There is NO libertarian case for Romney. From the beginning, years ago, Romney distanced himself from the tea party / 912 Project groups. Now, he expects their vote? Don't count on it.

These pathetic posts begging people to "get in line" won't convince any Libertarians. Just admit it: your man has never had any respect for Libertarians or the tea party. He ignored a large and growing segment of the voting population. Now, conservatives are posting lame articles like this, hoping to convince libertarians to ignore their core beliefs, and get in line. The libertarians who don't vote for Gary Johnson will probably stay home on election day, and when Obama gets re-elected, the Republican Party has only itself to blame.

You say vote for the lesser of two evils? I say vote your conscience. And when I lose, hey, America spoke and elected Obama. America will get what it deserves. My conscience is clear.

Clear, concise, and true.

Nope, I disagree and will be voting for Johnson in 2012.

As a libertarian, there is no case for Romney. He might be slightly better than Obama, but that difference is very, very slight. Voting for and electing the lesser of two evils always results in more evil.

Johnson 2012. The only moral choice.

I don't understand what the first bullet point is referring to. Is there a case or statement I missed?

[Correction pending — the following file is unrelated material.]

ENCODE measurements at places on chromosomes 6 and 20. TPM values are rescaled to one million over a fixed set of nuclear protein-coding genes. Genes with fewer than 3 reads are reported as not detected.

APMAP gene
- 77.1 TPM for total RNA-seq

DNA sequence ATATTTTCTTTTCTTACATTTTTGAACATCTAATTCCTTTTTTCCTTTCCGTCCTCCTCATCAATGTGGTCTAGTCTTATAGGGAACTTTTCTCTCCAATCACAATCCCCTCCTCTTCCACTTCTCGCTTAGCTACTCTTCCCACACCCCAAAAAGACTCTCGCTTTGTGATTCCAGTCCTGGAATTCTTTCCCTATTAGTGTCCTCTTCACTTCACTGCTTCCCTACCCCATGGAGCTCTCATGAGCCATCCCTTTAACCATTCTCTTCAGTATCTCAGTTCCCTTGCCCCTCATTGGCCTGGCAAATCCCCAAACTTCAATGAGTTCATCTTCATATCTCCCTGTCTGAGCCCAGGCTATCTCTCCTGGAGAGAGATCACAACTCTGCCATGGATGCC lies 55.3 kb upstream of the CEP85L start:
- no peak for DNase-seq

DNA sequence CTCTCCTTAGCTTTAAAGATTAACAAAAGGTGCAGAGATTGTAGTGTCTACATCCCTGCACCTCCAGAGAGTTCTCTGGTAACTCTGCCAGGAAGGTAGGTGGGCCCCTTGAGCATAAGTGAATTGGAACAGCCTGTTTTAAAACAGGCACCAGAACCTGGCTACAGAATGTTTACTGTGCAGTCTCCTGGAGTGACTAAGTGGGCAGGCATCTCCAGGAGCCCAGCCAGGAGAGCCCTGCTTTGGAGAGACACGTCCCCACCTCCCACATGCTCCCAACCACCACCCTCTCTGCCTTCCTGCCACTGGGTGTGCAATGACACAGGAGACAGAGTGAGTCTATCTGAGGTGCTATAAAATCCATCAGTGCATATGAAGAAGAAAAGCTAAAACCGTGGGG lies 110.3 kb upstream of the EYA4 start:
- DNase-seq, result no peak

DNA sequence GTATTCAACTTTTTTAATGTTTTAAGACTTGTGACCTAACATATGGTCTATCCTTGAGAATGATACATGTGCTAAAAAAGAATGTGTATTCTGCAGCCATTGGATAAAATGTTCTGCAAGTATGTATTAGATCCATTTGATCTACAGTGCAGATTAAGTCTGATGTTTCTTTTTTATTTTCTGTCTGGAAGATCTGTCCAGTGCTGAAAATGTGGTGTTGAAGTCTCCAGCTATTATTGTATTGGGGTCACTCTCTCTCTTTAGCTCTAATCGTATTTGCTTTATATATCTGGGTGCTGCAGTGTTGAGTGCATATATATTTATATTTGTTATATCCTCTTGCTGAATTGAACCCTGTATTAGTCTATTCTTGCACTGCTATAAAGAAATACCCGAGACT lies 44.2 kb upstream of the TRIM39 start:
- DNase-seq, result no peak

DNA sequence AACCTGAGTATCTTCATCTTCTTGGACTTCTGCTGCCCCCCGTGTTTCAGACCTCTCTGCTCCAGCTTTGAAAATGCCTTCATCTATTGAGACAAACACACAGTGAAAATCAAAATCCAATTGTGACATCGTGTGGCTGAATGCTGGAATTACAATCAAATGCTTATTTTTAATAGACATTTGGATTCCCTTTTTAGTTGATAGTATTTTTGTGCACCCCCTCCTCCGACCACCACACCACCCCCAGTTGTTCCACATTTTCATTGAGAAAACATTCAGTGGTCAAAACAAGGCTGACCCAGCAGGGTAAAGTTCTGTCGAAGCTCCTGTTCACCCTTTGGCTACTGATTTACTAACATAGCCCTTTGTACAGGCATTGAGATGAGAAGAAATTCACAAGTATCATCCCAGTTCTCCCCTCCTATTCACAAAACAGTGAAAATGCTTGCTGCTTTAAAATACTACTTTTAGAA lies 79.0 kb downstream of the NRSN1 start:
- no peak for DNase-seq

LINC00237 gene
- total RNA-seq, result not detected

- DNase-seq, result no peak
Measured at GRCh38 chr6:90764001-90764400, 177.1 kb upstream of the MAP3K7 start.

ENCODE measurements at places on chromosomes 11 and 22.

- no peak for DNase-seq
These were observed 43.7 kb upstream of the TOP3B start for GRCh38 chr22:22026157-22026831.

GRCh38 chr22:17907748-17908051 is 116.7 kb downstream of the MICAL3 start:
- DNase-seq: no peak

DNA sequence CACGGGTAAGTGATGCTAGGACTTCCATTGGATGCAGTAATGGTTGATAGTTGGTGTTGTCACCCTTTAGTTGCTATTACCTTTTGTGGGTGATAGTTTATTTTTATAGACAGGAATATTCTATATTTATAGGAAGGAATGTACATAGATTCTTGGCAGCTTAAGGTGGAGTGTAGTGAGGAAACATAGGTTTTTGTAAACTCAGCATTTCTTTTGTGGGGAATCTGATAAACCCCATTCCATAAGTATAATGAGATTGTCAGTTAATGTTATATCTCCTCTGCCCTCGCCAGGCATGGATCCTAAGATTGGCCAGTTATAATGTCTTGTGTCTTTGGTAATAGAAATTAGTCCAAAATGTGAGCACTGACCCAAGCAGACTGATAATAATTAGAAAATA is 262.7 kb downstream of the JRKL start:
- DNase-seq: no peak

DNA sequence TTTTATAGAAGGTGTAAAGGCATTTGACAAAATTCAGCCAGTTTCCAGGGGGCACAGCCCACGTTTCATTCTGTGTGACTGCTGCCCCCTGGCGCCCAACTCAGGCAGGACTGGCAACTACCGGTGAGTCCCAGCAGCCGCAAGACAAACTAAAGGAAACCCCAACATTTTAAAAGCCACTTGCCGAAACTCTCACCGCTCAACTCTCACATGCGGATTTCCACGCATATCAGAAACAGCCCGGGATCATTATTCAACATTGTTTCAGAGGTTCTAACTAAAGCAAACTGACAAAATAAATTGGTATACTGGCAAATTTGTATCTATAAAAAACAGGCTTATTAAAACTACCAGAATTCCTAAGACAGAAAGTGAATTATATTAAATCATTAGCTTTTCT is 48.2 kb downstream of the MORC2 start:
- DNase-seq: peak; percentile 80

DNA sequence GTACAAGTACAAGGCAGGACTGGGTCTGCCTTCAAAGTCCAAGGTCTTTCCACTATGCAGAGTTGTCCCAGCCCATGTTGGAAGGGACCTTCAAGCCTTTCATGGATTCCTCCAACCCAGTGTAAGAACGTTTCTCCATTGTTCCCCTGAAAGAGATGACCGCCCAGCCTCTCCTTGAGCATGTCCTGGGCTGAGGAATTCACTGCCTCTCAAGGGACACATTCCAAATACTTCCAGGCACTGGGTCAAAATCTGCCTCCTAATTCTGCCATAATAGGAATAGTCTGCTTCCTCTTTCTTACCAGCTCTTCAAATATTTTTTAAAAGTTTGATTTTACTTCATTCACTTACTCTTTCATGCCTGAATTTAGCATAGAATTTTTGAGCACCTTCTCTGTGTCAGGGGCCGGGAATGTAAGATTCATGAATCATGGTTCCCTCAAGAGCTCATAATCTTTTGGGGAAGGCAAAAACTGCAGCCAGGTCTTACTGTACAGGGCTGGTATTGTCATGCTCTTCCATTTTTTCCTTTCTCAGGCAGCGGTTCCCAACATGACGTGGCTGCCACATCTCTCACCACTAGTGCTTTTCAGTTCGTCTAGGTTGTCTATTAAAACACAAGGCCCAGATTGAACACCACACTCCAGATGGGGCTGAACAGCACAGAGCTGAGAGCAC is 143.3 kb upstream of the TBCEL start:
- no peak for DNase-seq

Go have your little temper tantrum in the voting booth and when the reality of an Obama 2016 is hitting home we will thank you, the self righteous libertarian 'don't blame me I helped Obama win by not voting for Romney's crowd.

I'm voting for Romney because of how nasty Obama's campaign has been and because I don't want to waste the opportunity to strengthen the Supreme Court.

Romney is not an ideal candidate and I'd probably agree with Gary Johnson much more frequently, but Romney is also a better candidate than John McCain because Romney is not a committed RINO. Romney is an opportunist who will do what Congress wants him to do and has basically all but said as much in the debates. The President's job is to sign or veto the laws that Congress passes, which means we need to elect a Congress where the Senate Tea Party Caucus (Rand Paul and his allies) controls the balance of power and can block anything they wish.

If Obama wins, that means that he will have a mandate to wage class warfare and demagogue about a completely fictitious "War on Women" that only exists in his delusional brain (the truth is that there is more discrimination against men than discrimination against women in America today and those who shriek about a "War on Women" are invariably socialists who are supported by handouts from the government and/or government employment). If Obama wins, it is a mandate for more socialism and more identity politics. If Obama wins, Democrats will no longer fear openly advocating gun control as Obama did in the 2nd debate. If Obama wins, future Democrat nominees will feel free to adopt Obama's strategy of telling outrageous lies in a desperate attempt to assassinate the character of their opponent. This would be used against a future Rand Paul nomination. Everybody who opposes Obama's socialist agenda should support Romney-Ryan this year. Either Romney will be a pleasant surprise as President (ala Scott Walker and Chris Christie) or he'll do something egregious to alienate large portions of the GOP and Rand Paul will probably run against him for the nomination in 2016 (and have a decent chance of winning). If Obama wins, I suspect we'll be wondering how Jeb "I want to raise taxes" Bush or Rick "Looney Tunes" Santorum got the nomination 4 years from now.